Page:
The primary quibble revolves around design fees, and Doby points out that many interior designers hate to bring the topic up or feel defensive in stating their rates. To make matters worse, over the past several years more consumers are watching home improvement reality TV programs that give the impression that furnishing a home beautifully could be accomplished in just a few days and for under $2,000 or less.
What has worked for Doby was changing her business model to a “Value-based Fee Structure” that she calculates in a spreadsheet that outlines all the variables such as the home’s overall value, the percentage of furniture needed (also whether using some existing furnishings), the project’s square footage, sales tax, freight, delivery, and the designer’s markup, among others.
Doby suggests using The Home Trust International™ Interiors Index (http://thehometrust.com/luxury-home/interiors-index) as a guideline. The Index is geared toward consumers looking to furnish or renovate their homes and recommends hiring an interior designer.
According to the Index, homeowners should “budget up to 35 percent of the value of their home for interior design services and furnishings. For example, if a finished home is valued at $2,500,000 then you should budget $875,000 for the interiors, design fees, and project management costs.”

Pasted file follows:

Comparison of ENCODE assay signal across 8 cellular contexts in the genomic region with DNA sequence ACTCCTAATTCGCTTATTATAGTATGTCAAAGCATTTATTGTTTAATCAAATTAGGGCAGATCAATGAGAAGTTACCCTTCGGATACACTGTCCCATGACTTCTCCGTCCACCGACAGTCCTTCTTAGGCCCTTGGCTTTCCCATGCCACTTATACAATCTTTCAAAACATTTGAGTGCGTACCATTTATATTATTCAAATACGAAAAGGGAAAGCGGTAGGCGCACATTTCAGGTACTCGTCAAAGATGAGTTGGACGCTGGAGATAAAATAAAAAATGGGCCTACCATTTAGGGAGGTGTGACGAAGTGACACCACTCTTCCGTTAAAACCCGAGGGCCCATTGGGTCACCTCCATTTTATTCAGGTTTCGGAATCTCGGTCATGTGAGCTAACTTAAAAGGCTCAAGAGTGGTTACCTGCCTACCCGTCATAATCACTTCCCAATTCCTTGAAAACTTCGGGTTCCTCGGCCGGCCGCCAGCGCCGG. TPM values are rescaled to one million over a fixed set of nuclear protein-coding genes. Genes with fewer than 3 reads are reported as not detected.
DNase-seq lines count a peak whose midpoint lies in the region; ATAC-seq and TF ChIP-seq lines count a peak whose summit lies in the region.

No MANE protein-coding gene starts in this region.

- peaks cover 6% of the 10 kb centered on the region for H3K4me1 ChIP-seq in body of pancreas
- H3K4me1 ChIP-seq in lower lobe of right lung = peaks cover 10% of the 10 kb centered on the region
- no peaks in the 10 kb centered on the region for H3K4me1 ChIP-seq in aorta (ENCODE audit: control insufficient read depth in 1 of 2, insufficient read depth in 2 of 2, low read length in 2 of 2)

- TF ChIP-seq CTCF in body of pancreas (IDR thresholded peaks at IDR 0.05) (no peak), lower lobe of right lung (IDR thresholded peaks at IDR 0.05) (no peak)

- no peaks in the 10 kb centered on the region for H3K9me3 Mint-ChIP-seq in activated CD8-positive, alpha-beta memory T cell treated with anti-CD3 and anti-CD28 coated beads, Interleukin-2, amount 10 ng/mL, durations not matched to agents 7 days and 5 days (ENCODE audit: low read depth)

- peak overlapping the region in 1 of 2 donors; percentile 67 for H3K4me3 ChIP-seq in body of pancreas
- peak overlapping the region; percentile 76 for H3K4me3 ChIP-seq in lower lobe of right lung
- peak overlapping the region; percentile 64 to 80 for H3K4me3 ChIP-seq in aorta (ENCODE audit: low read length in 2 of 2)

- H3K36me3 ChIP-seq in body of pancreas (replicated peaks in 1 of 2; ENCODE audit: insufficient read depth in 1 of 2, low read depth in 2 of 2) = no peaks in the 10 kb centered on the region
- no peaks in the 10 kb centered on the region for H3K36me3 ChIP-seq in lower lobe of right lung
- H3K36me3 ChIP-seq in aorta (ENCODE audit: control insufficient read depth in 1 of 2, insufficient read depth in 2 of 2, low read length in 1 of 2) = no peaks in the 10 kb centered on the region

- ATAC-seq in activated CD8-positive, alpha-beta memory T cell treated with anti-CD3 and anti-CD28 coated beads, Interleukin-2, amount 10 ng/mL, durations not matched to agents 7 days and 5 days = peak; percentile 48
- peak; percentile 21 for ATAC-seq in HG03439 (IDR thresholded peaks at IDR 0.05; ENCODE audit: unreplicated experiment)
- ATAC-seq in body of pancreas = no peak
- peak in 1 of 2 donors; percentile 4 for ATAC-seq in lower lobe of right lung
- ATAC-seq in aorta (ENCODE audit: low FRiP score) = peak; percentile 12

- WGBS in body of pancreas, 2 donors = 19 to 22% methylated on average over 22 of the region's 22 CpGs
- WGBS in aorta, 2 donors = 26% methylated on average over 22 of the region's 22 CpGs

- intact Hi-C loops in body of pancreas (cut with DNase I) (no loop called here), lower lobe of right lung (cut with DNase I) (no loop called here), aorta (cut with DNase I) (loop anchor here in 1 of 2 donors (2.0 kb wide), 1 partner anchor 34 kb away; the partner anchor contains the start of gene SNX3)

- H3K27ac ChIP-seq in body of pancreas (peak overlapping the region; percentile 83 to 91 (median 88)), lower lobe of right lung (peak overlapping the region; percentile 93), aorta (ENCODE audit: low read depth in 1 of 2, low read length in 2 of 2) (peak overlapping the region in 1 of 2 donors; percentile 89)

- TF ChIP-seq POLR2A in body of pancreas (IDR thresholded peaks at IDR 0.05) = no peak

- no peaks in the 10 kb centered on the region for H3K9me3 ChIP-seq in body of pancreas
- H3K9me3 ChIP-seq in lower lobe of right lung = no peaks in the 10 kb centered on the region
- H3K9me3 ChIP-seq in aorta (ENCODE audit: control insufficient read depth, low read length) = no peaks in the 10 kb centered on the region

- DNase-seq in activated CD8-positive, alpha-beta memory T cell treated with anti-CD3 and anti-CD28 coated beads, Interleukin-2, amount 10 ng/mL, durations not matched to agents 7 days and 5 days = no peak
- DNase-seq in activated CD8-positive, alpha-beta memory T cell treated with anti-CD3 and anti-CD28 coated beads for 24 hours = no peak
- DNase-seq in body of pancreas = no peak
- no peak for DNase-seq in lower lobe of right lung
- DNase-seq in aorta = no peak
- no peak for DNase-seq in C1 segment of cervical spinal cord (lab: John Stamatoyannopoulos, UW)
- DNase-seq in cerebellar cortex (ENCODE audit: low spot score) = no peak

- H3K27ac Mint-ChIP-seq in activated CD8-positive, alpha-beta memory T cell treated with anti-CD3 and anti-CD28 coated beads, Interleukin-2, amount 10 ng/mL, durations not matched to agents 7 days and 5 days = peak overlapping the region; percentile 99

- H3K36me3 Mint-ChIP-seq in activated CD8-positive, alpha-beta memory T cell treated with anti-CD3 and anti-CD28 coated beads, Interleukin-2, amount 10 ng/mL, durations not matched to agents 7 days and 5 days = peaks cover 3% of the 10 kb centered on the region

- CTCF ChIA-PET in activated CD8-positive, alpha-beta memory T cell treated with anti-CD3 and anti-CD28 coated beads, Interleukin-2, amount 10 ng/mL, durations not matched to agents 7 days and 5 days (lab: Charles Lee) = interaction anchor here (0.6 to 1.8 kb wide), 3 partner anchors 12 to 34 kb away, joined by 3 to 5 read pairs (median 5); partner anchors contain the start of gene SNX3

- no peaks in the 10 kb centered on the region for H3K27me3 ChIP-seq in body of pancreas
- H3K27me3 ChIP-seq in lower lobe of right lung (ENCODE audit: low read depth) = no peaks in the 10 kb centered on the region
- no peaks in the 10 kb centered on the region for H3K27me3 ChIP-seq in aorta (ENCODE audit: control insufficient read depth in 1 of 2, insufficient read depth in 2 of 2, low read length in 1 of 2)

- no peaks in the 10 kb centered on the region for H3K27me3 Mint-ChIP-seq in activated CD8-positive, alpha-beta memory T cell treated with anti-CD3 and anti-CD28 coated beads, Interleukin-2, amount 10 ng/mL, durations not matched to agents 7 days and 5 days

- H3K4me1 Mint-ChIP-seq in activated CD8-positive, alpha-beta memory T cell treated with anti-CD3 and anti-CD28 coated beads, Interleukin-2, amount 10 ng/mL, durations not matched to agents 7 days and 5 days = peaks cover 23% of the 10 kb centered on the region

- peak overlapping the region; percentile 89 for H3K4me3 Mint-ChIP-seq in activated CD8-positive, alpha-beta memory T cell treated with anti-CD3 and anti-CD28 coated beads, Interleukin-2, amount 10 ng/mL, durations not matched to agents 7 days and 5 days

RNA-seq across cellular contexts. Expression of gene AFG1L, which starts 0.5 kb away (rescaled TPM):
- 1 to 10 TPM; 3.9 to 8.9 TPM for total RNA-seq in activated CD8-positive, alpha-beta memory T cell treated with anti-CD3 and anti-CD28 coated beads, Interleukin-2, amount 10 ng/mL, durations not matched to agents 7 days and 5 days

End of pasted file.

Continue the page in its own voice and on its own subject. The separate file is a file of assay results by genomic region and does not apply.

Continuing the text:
If the client hasn’t revealed a real estate value for their home, Doby suggests using the real estate website Zillow.com to provide a realistic estimate for the worksheet. Doby’s Easy Client Budget Calculator even breaks down the client’s cost per square foot of furnishings. Her worksheet also organizes the calculations into Low and High Budget categories with costs listed for design fees at 20-, 25-, 33-, and 35-percent of the total budget.
Another area interior designers might not calculate accurately is the hours spent by each member of the design team on the project (i.e. principal designer, project manager, senior designer, junior designer, design assistant, purchasing manager, and CAD drafting). Doby recommends tabulating a “Predesign Hours Budget” for each, followed by “Predesign Actual Hours” and likewise “Design Development Hours Budget” followed by “Design Development Actual Hours” and so on to make sure all hours of work on the project are accounted for.
While creating charts and tracking information might be labor-intensive to set up initially, these templates can be used on every project going forward. With the budget costs upfront and expectations addressed, the amount of “surprises” that can derail many designer-client relationships can be greatly reduced and interior designers can spend more of their time handling the enjoyable aspects of each project.